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Welcome to the Bunker(s)!

After some time of posting information only on the static portion of the website, I find I'd like to have a more flexible portal to visitors, so that I can write about changes, progress and amusing findings with a little more ease. So here it is: the Gilbreth Bunker.

And yes, that's a terrible pun, as any slightly informed visitor will note. It's also misleading, in that my work here covers not just the Gilbreth and Bunker families of Frank's side, but the Delger and Moller families of Lillian's side as well. But this is just a casual blog of my research and interesting findings, so I hope visitors won't mind the playful approach.

Comments are welcome on my posts by all visitors, without any need to register as a user, but will be subject to manual moderation and may thus take a few hours to a day to approve and appear. (Sorry; open comment systems are no longer possible in this era of bots searching for places to drop their loads of pollution.)

But please... do bookmark, check back occasionally, read and comment as you see appropriate!

In researching material for the book, I often come across fascinating side stories that I have to condense to as little as a sentence, if not something as small as an anchor date or other minor datum. It seems a waste to let these little vignettes vanish back into the archives, so I think I'm going to start doing short writeups of the best.

Typewriting Efficiency

Anyone who's read Cheaper by the Dozen will remember the chapter on speed typewriting, in which Dad brings home a white typewriter and offers prizes to whichever child learns to type the fastest. There's an element of truth in this story, but as with so much in the charming family lore books, the intersection of their version, truth and completeness isn't a large one.

Frank and Lillian did indeed work with typewriter companies, primarily Remington, just before WWI. One outcome was a highly-trained typist who won a national speed championship that year, and then three out of the following four years, a PR coup for Remington.

That wasn't the end, though. The Gilbreths continued to work on office workplace efficiency for several years, first for basic jobs like type-writers (the person, not the tool) and then adapting the tasks for disabled soldiers with one arm, or a pair of manipulator hooks, or the like. But it's astonishing to see how much of modern ergonomics Frank Gilbreth anticipated and helped develop, as in this article from an October 1917 Popular Science Monthly:

Not just all the proper efficiencies of how to sit at a keyboard desk, but the “modern” innovation of a standing desk... with a simple ability to switch between sitting and standing!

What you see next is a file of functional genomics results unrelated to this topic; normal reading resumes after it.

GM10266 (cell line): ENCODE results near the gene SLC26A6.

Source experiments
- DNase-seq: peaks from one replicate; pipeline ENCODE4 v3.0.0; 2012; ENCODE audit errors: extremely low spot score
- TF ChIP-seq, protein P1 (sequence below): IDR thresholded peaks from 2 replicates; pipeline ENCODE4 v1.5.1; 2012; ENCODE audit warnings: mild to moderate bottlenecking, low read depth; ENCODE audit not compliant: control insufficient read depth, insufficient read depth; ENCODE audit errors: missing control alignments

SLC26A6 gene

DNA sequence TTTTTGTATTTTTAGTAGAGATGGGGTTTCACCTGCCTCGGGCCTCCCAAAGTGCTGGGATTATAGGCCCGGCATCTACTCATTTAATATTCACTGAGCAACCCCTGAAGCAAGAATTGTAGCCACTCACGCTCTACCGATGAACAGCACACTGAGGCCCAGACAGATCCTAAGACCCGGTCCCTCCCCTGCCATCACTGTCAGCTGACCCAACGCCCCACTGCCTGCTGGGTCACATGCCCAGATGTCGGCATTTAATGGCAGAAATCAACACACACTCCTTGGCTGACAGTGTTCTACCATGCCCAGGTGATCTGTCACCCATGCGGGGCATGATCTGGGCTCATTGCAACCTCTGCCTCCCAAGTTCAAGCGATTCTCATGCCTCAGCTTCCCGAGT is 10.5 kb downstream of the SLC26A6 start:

Pretty cool, eh?

White by Design

Oh, by the way... in Cheaper the typewriter is white, and the reason why is reduced (in typical family-lore fashion) to a mysterious comment by Dad that "It photographs better... and anyone who sees a white typewriter wants to type on it. Don't ask me why. It's psychology.”

Now, I could spend all day unpacking that statement, but here's the cheat sheet version:

  1. Yes, white photographed a little better, especially under office conditions. But that's secondary.
  2. Of course it was psychology, and...
  3. No, Frank was not the person to ask about that... just maybe Mom was.
  4. But it was white for another carefully chosen efficiency reason: the Gilbreths had found that high contrast in the work area, such as white paper in a black typewriter, created greater fatigue. They recommended that Remington paint its typewriters white to reduce fatigue. (They also recommended that factory machinery and surroundings be all one light color like gray, no matter how easy black walls etc. were to keep looking clean.)

And there you have it.

I was so pleased to add that one entry to the FBG Construction Projects list... and then I set out to dump my research files into a separate wiki. My intention was to enable public access, provide a basis for further research, and, well, just sort of get the darned thing off my virtual desk.

But of course I had to check a few details, and look up one more thing, and what should have been two or three days of putting data in wiki folders turned into six weeks of long days as the new research dragged me to deeper and deeper levels.